The year was 1978 in Hawaii. It wasn’t uncommon for families of U.S. military forces stationed in the state to take charge of organizing local athletic events in the area as well as participate in the races themselves. During this time, it was the Collins family’s turn to stage a competition.

John and Judy Collins (image via www.ironman.com)

A date is finally set

Military and local athletes would often ask Commander Collins about when they’d finally do the “three-part thing”. Continued urging from colleague Dan Hendrickson, so that one of their distance runner friends scheduled to leave the state can join, was ever present too. Also, the fact that it was his family’s turn to organize an athletic event further convinced Commander Collins to finally stage Ironman in Hawaii. It was to be on February 18, 1978, to be held on the third largest island of Oahu.


Commander Collins, together with his wife Judy, and children Michael and Kristin who were only 13 and 12 then, started the groundwork for the event. Race supplies and materials were procured. Commander Collins also designed his very own trophy for the winners which the entire family helped assemble from scratch.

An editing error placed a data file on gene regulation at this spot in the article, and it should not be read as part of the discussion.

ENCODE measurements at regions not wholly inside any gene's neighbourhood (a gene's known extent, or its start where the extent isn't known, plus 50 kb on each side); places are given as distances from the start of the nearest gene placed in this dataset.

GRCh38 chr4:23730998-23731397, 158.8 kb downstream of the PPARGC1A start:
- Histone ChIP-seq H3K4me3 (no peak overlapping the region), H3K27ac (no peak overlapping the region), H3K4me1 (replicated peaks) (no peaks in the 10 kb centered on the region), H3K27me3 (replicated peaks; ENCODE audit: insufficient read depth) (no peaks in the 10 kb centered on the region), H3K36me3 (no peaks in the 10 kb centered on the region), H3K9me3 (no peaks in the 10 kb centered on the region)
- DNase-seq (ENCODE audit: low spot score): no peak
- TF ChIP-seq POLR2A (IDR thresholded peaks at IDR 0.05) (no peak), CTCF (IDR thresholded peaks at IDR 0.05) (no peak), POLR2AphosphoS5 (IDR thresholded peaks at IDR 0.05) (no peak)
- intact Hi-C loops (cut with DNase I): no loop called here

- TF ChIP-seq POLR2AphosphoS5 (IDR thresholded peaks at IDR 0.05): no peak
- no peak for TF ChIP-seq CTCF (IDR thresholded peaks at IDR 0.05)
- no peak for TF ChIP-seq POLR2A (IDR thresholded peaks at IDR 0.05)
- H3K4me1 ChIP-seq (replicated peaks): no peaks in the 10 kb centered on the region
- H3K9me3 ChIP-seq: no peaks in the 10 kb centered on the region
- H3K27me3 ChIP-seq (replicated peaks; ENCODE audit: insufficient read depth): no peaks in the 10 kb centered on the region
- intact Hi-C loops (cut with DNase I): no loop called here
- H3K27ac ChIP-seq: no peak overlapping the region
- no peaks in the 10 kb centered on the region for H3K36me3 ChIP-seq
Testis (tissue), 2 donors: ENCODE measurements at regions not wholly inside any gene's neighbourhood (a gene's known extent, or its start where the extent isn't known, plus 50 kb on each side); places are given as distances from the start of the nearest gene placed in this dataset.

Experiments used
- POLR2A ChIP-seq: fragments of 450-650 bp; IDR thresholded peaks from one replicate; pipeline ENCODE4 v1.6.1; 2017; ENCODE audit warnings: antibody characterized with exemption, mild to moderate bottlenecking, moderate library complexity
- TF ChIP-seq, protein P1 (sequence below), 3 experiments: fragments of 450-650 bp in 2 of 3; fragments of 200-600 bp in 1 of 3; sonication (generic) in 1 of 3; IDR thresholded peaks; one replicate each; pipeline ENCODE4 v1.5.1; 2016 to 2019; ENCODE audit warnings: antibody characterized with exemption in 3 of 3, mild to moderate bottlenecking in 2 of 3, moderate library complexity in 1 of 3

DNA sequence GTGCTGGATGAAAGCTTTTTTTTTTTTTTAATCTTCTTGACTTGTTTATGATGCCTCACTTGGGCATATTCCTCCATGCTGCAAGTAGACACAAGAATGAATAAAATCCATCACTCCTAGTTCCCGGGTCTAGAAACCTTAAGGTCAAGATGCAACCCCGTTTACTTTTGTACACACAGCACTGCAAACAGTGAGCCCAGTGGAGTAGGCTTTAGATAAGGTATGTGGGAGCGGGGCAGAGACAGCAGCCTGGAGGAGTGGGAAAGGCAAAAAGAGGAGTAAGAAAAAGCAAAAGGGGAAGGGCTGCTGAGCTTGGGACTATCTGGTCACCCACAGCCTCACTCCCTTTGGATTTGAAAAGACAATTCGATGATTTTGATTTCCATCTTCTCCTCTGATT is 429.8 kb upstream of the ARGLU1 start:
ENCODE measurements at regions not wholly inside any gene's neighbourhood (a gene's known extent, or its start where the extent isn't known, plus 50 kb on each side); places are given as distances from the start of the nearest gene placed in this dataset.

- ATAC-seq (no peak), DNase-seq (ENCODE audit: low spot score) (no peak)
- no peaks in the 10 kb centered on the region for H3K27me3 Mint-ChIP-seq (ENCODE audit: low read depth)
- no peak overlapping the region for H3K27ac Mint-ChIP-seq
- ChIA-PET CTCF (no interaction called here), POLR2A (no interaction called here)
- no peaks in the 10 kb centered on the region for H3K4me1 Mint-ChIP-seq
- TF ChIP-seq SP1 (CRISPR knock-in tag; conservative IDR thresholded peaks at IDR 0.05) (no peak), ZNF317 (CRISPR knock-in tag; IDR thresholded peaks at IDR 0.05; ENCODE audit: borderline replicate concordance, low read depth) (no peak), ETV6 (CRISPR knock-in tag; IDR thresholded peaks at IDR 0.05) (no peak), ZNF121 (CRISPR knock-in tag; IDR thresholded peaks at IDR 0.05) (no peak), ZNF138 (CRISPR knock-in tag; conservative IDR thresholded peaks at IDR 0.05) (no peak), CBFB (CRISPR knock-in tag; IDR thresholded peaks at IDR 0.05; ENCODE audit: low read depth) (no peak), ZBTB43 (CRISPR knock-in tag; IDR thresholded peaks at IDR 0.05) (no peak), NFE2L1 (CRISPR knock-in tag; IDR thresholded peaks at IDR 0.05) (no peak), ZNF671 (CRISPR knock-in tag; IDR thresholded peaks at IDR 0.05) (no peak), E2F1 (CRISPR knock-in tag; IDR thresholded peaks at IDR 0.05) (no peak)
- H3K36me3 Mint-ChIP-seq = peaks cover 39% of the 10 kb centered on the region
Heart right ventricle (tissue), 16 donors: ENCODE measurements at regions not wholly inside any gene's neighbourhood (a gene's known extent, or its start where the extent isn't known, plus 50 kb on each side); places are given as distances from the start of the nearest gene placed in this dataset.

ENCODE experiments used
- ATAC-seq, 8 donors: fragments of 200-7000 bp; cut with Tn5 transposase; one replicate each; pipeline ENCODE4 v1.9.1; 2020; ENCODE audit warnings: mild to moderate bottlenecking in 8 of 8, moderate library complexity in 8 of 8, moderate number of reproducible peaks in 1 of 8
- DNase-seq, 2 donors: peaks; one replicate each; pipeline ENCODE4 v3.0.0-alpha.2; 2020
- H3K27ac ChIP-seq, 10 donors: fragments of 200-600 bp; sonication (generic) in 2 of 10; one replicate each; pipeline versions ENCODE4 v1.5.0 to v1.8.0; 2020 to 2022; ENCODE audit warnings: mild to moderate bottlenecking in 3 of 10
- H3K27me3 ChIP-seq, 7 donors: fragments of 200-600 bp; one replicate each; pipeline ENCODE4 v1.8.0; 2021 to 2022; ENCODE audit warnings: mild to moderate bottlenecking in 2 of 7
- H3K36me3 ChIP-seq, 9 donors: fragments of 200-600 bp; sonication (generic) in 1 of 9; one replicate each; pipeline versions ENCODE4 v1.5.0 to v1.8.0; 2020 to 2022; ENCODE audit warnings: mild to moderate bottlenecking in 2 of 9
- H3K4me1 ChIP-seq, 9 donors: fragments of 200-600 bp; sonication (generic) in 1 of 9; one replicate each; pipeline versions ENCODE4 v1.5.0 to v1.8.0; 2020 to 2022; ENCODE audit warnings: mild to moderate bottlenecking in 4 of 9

Participants were asked to prepare their own bicycle helmets for the competition. They were asked to provide their own t-shirts for the race as well. Days before the event, the shirts were collected and brought to the Collins residence for printing. There they stamped the logo and other details of the competition on the shirts using the silk screen that Commander Collins made himself. Of course, “Finisher” wasn’t yet printed on as this was to be added post-race.

The race

On the eve of the event, the Collins family distributed electrolyte powder to the athletes. On race morning, 18 folks showed up at the designated starting area in the beach. The participants were each given a three-page handwritten briefing detailing competition rules and race course. On the last page was slogan “Swim 2.4 miles! Bike 112 miles! Run 26.2 miles! Brag for the rest of your life”.

Of the 18 that were drawn to the race, three decided not to pursue, according to Commander Collins. Of the 15, three failed to finish the race. The official results of the Hawaii Ironman, as the event is known today, records 12 finishers, with Gordon Haller, a Communications Specialist of the U.S. Navy, declared as the first ever Ironman in history.


An Officer and a Gentleman – John Collins

Ironman Triathlon